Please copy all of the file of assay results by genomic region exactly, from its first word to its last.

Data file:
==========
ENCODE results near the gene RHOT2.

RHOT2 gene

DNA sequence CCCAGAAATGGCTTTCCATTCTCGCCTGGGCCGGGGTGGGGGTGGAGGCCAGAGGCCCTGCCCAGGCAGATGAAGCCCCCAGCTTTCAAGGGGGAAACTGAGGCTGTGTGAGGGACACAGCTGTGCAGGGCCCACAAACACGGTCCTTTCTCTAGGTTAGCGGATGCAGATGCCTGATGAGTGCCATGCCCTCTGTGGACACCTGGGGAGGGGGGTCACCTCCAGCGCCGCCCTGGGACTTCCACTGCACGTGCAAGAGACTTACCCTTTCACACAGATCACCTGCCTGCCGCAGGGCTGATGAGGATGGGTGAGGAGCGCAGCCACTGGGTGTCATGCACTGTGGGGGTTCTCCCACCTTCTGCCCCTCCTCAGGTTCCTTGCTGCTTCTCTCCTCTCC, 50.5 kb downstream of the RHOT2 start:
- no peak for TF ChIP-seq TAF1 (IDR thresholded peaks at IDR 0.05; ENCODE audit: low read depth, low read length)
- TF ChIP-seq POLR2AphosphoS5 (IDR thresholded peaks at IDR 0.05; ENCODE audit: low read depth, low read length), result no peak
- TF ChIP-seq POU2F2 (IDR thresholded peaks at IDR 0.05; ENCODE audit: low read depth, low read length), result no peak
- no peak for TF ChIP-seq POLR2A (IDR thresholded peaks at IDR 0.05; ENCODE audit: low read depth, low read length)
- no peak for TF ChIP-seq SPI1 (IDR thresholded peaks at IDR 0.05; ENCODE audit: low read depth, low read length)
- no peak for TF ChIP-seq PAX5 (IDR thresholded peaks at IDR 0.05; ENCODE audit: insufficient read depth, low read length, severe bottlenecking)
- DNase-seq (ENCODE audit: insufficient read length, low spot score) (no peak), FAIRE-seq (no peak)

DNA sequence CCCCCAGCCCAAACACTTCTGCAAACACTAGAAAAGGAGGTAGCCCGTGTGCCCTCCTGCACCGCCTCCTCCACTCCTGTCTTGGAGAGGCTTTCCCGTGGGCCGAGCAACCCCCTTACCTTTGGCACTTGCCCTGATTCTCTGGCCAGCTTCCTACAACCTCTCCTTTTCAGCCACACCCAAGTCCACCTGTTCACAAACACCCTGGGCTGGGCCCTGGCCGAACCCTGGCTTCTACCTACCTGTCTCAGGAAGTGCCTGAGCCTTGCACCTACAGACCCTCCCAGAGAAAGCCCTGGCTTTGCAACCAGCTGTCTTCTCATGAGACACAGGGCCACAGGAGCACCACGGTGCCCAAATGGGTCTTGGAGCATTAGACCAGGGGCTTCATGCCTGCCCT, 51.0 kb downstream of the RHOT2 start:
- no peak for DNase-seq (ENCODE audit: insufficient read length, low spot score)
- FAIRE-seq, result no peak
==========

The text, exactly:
ENCODE results near the gene RHOT2.

RHOT2 gene

DNA sequence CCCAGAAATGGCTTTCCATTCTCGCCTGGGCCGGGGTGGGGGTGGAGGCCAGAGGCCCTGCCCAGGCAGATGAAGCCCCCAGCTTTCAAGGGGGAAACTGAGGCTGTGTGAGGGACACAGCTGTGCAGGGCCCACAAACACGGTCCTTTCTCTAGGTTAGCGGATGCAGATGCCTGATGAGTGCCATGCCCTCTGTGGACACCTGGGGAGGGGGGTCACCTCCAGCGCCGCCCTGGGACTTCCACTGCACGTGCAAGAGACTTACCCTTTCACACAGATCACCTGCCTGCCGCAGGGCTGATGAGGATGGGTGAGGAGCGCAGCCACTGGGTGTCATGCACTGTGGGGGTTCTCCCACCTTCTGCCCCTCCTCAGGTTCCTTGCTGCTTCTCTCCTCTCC, 50.5 kb downstream of the RHOT2 start:
- no peak for TF ChIP-seq TAF1 (IDR thresholded peaks at IDR 0.05; ENCODE audit: low read depth, low read length)
- TF ChIP-seq POLR2AphosphoS5 (IDR thresholded peaks at IDR 0.05; ENCODE audit: low read depth, low read length), result no peak
- TF ChIP-seq POU2F2 (IDR thresholded peaks at IDR 0.05; ENCODE audit: low read depth, low read length), result no peak
- no peak for TF ChIP-seq POLR2A (IDR thresholded peaks at IDR 0.05; ENCODE audit: low read depth, low read length)
- no peak for TF ChIP-seq SPI1 (IDR thresholded peaks at IDR 0.05; ENCODE audit: low read depth, low read length)
- no peak for TF ChIP-seq PAX5 (IDR thresholded peaks at IDR 0.05; ENCODE audit: insufficient read depth, low read length, severe bottlenecking)
- DNase-seq (ENCODE audit: insufficient read length, low spot score) (no peak), FAIRE-seq (no peak)

DNA sequence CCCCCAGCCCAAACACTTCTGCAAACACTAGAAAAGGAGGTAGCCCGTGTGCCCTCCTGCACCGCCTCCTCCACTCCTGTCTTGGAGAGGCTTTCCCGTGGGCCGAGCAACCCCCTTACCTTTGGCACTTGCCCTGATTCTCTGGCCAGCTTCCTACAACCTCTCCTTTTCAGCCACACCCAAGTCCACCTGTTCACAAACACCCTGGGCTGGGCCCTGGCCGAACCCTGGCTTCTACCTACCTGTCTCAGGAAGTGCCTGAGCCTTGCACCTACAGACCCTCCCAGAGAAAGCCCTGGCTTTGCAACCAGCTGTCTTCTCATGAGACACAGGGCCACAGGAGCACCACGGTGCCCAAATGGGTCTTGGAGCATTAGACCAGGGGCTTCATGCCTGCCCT, 51.0 kb downstream of the RHOT2 start:
- no peak for DNase-seq (ENCODE audit: insufficient read length, low spot score)
- FAIRE-seq, result no peak